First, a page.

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In this paper we shall define matrices with quasi-strictly-dominant diagonal blocks or quasi-dominant diagonal blocks on the basis of general matrix norms including the spectral norm. Several theorems on such matrices are derived and a simple numerical example and economic models are considered to apply our theorems.

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... The linear weakly coupled systems were introduced to the control audience in [1] and since then have been studied by many control researchers (see [2] and [3] and references therein). In addition, the weakly coupled systems have been studied in mathematics [5]- [7], economics [8], [9], and power system engineering [10]- [12] under the name of block diagonally dominant matrices and block diagonally dominant systems. In addition, weak coupling linear structures also appear in nearly completely decomposable continuous-and discrete-time Markov chains [13]- [15]. ...

... The main problem that we are faced with is the solution of the system of algebraic equations (8). This system has the form ...

In this paper a novel transformation is introduced for block-diagonalization of weakly coupled linear systems composed of N subsystems. The block-diagonalization transformation matrix is obtained by successive solution of reduced-order nonsquare, nonsymmetric, algebraic Riccati equations. The nonsquare, nonsymmetric, algebraic Riccati equations can be efficiently solved by iterative methods.

... The linear weakly coupled systems were introduced to the control audience in [1] and since then have been studied by many control researchers (see [2] and [3] and references therein). In addition, the weakly coupled systems have been studied in mathematics [5]- [7], economics [8], [9], and power system engineering [10]- [12] under the name of block diagonally dominant matrices and block diagonally dominant systems. In addition, weak coupling linear structures also appear in nearly completely decomposable continuous-and discrete-time Markov chains [13]- [15]. ...

... The main problem that we are faced with is the solution of the system of algebraic equations (8). This system has the form ...

A transformation is introduced for exact decomposition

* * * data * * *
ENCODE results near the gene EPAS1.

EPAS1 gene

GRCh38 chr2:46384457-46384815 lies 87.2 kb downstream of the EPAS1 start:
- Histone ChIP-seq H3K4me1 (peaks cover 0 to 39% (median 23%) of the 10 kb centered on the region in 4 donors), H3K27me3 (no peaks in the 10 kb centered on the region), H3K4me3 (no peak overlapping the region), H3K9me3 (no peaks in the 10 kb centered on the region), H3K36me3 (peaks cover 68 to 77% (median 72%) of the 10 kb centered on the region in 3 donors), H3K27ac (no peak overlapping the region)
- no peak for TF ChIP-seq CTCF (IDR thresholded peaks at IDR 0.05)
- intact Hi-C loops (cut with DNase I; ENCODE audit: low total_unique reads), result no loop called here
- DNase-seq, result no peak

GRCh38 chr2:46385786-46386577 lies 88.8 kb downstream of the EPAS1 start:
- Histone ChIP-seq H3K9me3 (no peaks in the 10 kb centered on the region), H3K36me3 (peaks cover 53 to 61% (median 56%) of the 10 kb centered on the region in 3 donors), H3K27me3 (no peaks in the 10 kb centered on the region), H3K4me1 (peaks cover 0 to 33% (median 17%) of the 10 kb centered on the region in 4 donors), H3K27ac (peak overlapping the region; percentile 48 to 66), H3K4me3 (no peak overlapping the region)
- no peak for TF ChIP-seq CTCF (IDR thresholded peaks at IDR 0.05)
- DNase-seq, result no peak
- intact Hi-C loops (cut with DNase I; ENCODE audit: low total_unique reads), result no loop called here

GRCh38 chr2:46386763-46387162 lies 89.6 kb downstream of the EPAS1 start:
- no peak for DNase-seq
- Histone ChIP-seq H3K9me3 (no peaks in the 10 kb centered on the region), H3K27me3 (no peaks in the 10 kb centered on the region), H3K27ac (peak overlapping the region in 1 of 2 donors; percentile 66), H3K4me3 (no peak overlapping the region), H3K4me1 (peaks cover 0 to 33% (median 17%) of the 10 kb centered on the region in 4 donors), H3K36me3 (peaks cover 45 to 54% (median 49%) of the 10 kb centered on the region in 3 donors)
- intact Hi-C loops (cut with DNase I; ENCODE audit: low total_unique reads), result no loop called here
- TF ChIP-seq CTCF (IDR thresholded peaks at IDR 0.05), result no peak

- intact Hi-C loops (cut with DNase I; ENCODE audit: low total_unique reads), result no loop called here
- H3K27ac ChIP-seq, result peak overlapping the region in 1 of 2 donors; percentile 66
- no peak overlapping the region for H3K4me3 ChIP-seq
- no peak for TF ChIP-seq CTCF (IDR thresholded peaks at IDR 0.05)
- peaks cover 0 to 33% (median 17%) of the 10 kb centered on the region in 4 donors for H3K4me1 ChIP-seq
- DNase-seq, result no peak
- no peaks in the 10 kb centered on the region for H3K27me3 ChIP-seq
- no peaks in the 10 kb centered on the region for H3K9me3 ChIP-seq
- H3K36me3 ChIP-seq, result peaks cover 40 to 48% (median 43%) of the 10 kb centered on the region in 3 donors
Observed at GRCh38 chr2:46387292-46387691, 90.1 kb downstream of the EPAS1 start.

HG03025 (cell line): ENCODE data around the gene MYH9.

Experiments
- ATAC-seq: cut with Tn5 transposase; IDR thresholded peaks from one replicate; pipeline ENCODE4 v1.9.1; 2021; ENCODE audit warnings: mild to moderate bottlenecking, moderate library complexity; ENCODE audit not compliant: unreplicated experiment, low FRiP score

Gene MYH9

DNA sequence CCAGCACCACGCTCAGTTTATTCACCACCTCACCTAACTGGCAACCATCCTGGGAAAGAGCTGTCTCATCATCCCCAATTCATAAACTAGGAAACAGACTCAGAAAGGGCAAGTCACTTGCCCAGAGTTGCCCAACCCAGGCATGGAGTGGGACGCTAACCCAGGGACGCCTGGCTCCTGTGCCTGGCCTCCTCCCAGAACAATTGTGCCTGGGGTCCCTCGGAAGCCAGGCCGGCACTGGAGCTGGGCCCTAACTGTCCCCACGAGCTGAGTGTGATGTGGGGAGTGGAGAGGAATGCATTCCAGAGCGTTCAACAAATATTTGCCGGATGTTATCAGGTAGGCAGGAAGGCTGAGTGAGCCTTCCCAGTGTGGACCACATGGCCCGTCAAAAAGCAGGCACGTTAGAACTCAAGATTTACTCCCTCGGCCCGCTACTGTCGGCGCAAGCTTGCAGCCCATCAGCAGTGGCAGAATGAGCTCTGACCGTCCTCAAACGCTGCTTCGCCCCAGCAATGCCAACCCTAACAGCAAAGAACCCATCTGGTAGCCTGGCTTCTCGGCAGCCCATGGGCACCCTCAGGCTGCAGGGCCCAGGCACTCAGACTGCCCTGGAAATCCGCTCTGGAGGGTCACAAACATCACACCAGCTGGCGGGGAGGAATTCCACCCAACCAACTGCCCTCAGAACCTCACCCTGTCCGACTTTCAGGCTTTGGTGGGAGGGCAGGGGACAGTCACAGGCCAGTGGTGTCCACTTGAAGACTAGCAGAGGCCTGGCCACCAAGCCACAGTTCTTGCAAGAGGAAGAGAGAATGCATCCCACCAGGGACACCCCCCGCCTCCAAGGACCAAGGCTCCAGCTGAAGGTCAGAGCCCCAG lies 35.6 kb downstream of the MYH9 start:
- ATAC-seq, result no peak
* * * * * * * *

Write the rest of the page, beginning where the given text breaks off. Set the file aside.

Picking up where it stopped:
(block-diagonalization) of linear weakly coupled systems composed of N
subsystems. This transformation can also be used for block
diagonalization of block-diagonally dominant matrices and, under certain
assumptions, it can be applied for block diagonalization of nearly
completely decomposable Markov chains. A twelfth-order real-world power
system example is included to demonstrate the efficiency of the proposed
method

... He showed that H is non-singular. Okuguchi (1976) modi…ed the condition in (1) and showed that if there exist d j > 0 such that d j jh jj j > P i6 =j d i jh ij j, where j = 1; :::; n, then H has a quasi-dominant diagonal and is nonsingular (See also Pearce, 1974;Okuguchi, 1978). ...

We show that in an tridiagonal matrix that has a positive dominant diagonal and negative super- and sub-diagonals, there exists a strictly positive that satisfies the system , and . Furthermore, if is symmetric, the components of can be ranked under certain conditions. We apply these results to characterize the comparative-statics properties in an optimization problem.

... Weakly coupled linear systems have been studied extensively because their introduction to the control systems community by Kokotovic et al. [2] (see also, for example, [3,4] and the references therein). Those systems have also been studied in mathematics [5,6], economics [7], power system engineering [8][9][10], and in nearly complete decomposable continuous-time and discrete-time Markov chains [11][12][13]. ...

This paper proposes a new approximate dynamic programming algorithm to solve the infinite-horizon optimal control problem for weakly coupled nonlinear systems. The algorithm is implemented as a three-critic/four-actor approximators structure, where the critic approximators are used to learn the optimal costs, while the actor approximators are used to learn the optimal control policies. Simultaneous continuous-time adaptation of both critic and actor approximators is implemented, a method commonly known as synchronous policy iteration. The adaptive control nature of the algorithm requires a persistence of excitation condition to be a priori guaranteed, but this can be relaxed by using previously stored data concurrently with current data in the update of the critic approximators. Appropriate robustifying terms are added to the controllers to eliminate the effects of the residual errors, leading to asymptotic stability of the equilibrium point of the closed-loop system. Simulation results show the effectiveness of the proposed approach for a sixth-order dynamical example. Copyright

... Relationship (6.11) and other versions of the "revealed preference" condition [35,38,24] (see also [8, p. 138]) lead to convexity of the set of equilibrium prices or to uniqueness of equilibrium, and also to stability of the processes (6.1) (for ~=~) ). Another condition, more general than strict g.s. in the smooth case, stipulates that the Jacobian matrix of the excess demand has a dominant diagonal at each point [63,72] (see also [i0, 36]). This condition also ensures uniqueness and stability of equilibrium. ...